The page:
Multidetector CT protocol for pancreatic imaging utilizes a multiphase imaging technique, which includes a late arterial phase and a portal venous phase after administration of intravenous contrast material. The late arterial or pancreatic phase is acquired at 35 to 50 seconds after the injection and allows optimum evaluation of the pancreatic parenchyma. The portal venous phase is acquired at 60 to 90 seconds after the injection of intravenous (IV) contrast and allows for optimum assessment of the venous anatomy and is best for the detection of hepatic and distant metastatic disease. Water can be used as oral contrast. Barium-based oral contrast is generally not used, as it will interfere with the evaluation of vascular anatomy and encasement. Multiplanar reformatted images in the coronal and sagittal plane, maximum intensity projection images, and volume-rendered images are helpful to delineate vascular encasement and narrowing better.
PET CT scan can be useful in detecting distant metastatic disease.
Abdominal MRI /MRCP with IV contrast is as good in the preoperative evaluation of pancreatic cancer and the assessment of vascular invasion. MRI is more sensitive to detect metastatic hepatic disease with a sensitivity approaching 100% as compared with 80% for CT. MRI also employs a standard multiphase post contrast imaging protocol. There is a small subset of pancreatic adenocarcinoma which will provide the same attenuation on CT scan so that it will be more conspicuous on MRI. If pancreatic cancer is highly suspected and the CT scan is negative, that would be an indication to order further imaging with MRI of the abdomen with IV contrast. The downside to MRI is that if the patient cannot follow breathing instructions or has difficulty holding their breath, the images will be of poor quality. CT images are much faster to obtain and do not require significant breath hold ability.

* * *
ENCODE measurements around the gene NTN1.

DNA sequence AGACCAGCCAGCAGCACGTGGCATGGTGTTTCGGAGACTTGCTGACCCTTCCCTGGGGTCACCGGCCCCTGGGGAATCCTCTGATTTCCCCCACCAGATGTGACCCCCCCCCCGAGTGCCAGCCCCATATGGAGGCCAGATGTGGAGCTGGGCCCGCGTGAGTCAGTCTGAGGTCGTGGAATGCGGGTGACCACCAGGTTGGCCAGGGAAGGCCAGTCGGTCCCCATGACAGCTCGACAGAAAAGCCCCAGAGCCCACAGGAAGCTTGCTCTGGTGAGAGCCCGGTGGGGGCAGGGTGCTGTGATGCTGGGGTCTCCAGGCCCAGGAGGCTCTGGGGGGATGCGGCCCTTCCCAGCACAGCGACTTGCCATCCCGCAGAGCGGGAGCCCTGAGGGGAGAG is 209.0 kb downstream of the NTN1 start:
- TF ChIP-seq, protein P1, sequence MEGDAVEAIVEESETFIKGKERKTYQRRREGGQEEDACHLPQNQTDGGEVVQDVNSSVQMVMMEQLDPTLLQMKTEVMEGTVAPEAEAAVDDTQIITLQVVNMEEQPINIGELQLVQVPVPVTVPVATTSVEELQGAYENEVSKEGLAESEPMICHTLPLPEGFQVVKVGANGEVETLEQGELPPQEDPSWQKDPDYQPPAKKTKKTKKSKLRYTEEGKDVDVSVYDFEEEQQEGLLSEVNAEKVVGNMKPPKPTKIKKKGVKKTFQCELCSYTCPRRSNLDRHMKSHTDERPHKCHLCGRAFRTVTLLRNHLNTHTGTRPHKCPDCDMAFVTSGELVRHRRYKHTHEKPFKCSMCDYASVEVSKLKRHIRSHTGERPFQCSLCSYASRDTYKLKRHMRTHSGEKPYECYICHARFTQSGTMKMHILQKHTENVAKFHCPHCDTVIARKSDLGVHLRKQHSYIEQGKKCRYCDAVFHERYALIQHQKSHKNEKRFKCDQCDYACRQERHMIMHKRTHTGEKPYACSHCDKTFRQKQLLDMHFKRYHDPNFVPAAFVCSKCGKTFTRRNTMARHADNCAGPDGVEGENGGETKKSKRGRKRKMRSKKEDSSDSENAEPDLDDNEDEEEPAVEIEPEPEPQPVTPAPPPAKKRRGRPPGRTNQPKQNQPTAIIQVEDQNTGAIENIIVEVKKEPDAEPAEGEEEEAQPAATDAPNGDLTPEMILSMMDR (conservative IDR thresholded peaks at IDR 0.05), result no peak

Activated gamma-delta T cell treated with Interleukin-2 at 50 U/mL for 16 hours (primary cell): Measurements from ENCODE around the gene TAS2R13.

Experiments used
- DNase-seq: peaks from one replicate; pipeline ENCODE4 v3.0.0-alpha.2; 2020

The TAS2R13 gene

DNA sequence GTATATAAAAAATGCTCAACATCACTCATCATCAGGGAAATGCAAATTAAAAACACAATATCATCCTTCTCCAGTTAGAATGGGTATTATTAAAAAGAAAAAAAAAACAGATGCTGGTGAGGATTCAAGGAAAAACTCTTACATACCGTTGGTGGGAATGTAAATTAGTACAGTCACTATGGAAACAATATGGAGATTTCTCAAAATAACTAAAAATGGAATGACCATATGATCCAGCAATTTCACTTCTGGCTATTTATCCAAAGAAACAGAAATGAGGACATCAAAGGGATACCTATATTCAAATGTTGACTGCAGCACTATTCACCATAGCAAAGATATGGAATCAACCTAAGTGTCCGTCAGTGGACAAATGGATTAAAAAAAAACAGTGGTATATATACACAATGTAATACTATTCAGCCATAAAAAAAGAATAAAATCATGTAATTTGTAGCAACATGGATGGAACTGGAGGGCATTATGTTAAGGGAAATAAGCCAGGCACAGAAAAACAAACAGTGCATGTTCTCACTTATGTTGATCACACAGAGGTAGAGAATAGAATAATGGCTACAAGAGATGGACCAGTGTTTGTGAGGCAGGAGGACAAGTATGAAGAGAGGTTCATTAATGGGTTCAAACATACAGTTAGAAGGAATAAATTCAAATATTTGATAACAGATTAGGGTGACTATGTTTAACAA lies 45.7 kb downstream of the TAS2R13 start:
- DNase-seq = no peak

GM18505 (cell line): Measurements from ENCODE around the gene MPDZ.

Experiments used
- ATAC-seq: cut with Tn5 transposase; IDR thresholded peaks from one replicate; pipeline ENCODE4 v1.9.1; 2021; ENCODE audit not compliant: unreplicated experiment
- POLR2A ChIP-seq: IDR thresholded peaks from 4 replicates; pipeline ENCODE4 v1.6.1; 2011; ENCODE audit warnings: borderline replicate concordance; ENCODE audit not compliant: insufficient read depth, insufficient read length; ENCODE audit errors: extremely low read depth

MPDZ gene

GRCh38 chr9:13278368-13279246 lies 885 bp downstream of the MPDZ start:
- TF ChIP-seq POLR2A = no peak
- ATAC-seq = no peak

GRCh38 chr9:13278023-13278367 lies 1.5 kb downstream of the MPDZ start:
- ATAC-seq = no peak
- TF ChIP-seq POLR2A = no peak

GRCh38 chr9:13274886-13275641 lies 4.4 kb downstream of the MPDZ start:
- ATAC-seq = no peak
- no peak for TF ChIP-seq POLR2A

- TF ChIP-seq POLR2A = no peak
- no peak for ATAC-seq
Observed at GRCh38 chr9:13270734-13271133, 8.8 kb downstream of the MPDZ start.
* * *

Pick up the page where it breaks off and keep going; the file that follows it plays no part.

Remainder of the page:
Ultrasound is of limited value in pancreatic imaging. Often the pancreas will be poorly visualized sonographically secondary to bowel gas. Ultrasound can detect the secondary biliary ductal dilatation associated with pancreatic head cancer but it not so useful in visualizing the pancreatic mass itself.
ERCP with endoscopic ultrasound can be performed, and fine needle aspiration biopsies can be done of suspicious lesions for the pathologic specimen. However, with a mass in the pancreas, biopsy confirmation is not necessary, and one can proceed directly to excision given that full workup has been performed.
Endoscopic ultrasound, a test performed by gastroenterologists, can delineate the pancreatic mass and can be used to biopsy the mass under ultrasound guidance.
Endoscopic retrograde cholangiopancreatography (ERCP) is a test in which a contrast dye is injected into the biliary ducts and pancreatic duct with an endoscope. The level of biliary or pancreatic obstruction can be delineated. In some case, placement of a biliary stent can help relieve symptoms of jaundice.
If the adenocarcinoma of the pancreas is located in the head of the pancreas, then the Whipple procedure (pancreaticoduodenectomy) is the procedure of choice. If the tumor is in the body or tail of the pancreas, the distal resection is needed. Postoperatively, patients may receive chemotherapy with 5-FU, gemcitabine, and radiotherapy. If the hepatic artery is involved in the tumor, then the tumor is considered to be unresectable. However, if the superior mesenteric vein is involved in the tumor, then resection and vascular reconstruction. The same is true for portal vein involvement. It can be resected and reconstructed with graft.
Typically, at the time of diagnosis of pancreatic cancer, 52% have distant metastasis, and 23% have local spread.
Differential diagnosis before imaging and biopsy includes the following: acute pancreatitis, chronic pancreatitis, cholangitis, cholecystitis, choledochal cyst, peptic ulcer disease, cholangiocarcinoma, and gastric cancer.